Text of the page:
Holy Saturday is the lost day between Good Friday and Resurrection Sunday. Scripture doesn’t tell us much about what took place that day, though it’s not hard to imagine the mood among the disciples.
They had followed Jesus for three years, only to abandon Him in His time of need, and now He was gone. They had seen Him perform incredible signs and miracles—calming the waves, healing the sick, and even raising others from the dead. But if He was so powerful, the Son of God even, how could He let them arrest Him like a common crook? How could He let them flay the skin of His back with a cruelly fashioned whip? How could He let them nail His frail frame to a Roman cross? It was all too much to take in.
Holy Saturday is a day of questions and discomfort, of sadness and searching. It is the day that lies between what has come before and what is yet to come. It belongs neither to Jesus’s earthly life, nor to His resurrected glory. Like I said, it feels like a lost day. And in that, I feel very much at home.
As followers of Christ, we live between the already and the not yet. Jesus’s earthly life is behind us. We were not there to see the miracles for ourselves. We did not witness Him walking on water or healing the lepers. We weren’t there the moment He called Lazarus from the tomb. And Jesus’s triumphant return is still ahead of us. We can only imagine what it will be like to see Him face-to-face, to watch as He puts an end to the curse of sin and the machinations of the devil, once and for all. Until then, We’re caught in the middle, in a lifetime’s worth of Holy Saturdays.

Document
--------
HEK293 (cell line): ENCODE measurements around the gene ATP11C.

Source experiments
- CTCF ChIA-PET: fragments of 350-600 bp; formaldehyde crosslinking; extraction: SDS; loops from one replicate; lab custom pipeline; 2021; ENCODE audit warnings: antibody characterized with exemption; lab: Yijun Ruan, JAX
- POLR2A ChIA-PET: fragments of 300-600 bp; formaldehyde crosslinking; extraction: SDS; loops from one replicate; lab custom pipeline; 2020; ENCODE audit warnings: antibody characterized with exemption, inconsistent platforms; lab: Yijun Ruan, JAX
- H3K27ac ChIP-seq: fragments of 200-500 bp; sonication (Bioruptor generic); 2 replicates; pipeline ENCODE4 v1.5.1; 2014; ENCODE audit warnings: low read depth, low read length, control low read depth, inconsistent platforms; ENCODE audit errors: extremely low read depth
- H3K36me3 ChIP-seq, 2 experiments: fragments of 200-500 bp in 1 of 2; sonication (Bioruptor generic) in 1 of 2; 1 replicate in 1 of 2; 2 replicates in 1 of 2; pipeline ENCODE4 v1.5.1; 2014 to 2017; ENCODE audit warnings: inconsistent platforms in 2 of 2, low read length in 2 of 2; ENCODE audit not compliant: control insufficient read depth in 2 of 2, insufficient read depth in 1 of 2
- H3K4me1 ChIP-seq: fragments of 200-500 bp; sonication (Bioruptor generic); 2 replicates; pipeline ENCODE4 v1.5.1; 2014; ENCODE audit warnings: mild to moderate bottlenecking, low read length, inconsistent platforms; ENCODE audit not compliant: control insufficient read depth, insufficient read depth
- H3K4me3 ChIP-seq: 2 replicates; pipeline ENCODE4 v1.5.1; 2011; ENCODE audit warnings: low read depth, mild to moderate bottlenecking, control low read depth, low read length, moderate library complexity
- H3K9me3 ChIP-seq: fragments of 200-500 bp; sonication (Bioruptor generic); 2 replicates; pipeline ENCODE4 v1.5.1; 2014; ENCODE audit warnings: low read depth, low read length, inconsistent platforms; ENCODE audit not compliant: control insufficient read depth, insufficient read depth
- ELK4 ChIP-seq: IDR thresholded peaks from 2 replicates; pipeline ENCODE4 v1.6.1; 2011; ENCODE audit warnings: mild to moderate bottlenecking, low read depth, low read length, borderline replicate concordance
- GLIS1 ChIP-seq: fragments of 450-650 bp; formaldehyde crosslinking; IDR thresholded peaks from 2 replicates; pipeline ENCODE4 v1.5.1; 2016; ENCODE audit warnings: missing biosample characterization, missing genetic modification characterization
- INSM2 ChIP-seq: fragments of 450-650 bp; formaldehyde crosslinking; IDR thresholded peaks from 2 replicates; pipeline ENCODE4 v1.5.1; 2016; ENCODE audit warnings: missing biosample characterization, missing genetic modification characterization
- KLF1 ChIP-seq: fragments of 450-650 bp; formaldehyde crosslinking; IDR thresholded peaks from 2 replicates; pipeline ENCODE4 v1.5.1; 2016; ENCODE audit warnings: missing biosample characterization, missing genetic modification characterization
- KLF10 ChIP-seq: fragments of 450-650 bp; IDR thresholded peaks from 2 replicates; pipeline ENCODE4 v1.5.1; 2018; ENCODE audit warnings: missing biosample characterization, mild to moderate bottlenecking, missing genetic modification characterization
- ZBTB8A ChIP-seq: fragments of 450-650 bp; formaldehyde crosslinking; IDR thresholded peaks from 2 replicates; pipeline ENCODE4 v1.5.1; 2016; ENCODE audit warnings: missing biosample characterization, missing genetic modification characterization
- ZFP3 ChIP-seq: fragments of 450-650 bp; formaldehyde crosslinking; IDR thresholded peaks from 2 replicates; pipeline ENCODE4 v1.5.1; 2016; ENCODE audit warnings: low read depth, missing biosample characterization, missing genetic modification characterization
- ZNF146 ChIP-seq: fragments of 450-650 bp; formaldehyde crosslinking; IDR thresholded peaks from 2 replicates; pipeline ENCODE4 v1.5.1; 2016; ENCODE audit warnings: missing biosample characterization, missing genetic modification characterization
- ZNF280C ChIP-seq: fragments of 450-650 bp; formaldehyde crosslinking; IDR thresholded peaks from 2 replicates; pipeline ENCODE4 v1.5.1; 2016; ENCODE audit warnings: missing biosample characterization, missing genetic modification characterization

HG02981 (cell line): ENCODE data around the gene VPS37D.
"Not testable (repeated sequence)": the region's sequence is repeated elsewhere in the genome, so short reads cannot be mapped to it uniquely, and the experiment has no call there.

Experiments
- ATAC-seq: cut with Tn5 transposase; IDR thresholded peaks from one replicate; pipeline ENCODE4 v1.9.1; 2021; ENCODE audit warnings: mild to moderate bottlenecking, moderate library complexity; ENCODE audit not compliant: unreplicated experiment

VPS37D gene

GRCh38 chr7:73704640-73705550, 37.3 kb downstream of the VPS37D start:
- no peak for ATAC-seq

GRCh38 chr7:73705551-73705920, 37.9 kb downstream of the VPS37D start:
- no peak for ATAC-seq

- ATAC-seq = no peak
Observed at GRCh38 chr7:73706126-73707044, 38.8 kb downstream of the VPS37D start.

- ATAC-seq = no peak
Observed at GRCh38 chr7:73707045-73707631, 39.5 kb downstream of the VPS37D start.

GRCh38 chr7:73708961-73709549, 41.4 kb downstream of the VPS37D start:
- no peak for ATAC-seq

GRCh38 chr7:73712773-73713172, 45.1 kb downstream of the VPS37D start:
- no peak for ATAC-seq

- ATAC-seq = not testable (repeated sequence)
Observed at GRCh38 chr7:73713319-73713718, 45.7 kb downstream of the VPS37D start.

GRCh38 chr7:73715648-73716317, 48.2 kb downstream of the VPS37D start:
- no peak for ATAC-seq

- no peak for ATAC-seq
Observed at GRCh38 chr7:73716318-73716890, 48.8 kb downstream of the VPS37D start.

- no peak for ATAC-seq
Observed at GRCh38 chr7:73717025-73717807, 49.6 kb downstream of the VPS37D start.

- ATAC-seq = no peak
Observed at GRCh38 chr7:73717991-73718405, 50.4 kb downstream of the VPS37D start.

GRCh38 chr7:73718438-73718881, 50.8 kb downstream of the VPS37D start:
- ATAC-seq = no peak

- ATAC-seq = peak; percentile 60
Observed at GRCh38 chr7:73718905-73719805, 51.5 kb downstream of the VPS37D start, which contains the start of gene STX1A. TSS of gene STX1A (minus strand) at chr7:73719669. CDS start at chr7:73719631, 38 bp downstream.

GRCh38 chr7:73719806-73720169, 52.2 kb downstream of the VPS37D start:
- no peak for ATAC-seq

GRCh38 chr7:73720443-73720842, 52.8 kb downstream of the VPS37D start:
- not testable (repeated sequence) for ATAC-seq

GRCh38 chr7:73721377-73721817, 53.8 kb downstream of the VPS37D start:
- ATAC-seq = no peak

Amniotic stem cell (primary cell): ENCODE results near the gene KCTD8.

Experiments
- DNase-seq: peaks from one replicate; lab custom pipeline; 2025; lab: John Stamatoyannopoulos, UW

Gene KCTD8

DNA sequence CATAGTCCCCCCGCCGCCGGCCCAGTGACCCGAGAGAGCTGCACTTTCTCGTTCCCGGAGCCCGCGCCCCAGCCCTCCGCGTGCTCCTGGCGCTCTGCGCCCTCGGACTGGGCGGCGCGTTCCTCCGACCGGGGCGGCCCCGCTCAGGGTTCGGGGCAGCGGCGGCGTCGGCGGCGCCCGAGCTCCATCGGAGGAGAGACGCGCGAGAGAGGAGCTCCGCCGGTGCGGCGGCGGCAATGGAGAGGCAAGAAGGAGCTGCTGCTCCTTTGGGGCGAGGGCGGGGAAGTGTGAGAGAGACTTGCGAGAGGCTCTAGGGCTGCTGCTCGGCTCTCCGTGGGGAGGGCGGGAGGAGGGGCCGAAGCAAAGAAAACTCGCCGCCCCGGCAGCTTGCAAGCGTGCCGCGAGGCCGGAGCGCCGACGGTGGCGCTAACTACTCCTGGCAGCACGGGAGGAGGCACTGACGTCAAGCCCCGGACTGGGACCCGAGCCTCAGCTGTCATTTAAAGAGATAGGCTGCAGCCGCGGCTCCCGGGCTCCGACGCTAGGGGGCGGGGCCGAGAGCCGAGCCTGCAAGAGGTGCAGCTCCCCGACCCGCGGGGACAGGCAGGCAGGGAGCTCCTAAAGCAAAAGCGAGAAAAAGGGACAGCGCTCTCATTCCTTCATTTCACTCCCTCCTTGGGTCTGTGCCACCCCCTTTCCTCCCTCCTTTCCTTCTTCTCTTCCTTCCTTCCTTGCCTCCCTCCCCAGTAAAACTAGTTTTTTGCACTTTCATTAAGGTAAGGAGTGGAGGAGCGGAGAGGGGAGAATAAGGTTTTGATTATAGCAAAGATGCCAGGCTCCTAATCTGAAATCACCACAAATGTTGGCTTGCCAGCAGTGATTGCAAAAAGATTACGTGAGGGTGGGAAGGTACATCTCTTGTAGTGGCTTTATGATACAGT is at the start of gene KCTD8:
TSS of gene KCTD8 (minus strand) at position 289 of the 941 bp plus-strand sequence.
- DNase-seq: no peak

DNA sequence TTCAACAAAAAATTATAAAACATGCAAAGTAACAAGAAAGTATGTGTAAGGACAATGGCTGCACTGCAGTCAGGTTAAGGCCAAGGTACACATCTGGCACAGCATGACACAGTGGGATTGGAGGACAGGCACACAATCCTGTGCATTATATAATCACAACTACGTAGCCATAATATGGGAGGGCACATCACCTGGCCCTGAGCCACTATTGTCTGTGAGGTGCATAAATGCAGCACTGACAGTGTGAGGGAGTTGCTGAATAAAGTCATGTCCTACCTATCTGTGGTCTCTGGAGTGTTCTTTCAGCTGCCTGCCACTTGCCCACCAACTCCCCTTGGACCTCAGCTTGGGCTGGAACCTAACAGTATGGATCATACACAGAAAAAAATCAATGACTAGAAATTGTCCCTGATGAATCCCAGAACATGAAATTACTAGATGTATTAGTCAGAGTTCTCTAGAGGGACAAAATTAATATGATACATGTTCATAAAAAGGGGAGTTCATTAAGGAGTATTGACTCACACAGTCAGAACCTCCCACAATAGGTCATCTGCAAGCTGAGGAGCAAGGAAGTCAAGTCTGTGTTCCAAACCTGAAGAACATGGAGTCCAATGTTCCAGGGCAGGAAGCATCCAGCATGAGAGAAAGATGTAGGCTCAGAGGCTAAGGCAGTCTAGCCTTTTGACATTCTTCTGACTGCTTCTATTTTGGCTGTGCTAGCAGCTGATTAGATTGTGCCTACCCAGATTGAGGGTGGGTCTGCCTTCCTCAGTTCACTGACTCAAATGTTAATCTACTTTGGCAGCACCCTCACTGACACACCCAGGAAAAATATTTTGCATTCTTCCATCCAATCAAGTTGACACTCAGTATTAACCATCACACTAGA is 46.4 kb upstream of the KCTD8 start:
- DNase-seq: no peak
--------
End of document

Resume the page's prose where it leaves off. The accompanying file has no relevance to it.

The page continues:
But even for all our waiting, we are in a place the disciples of Jesus could only have dreamed about on Holy Saturday. We have Christ with us. His Spirit—the Holy Spirit—dwells inside every believer. Jesus had promised as much:
“I will not leave you as orphans; I am coming to you” (John 14:18).
Because this is true, Holy Saturday has been transformed into a reminder to aim our longings at heaven. We have been given the gift of constant and continual fellowship with the Son of God. He’s with us, no matter what. So we don’t need to give discouragement and fear the last word when the world gets us down. We can share our burdens with Jesus.
Written by John Greco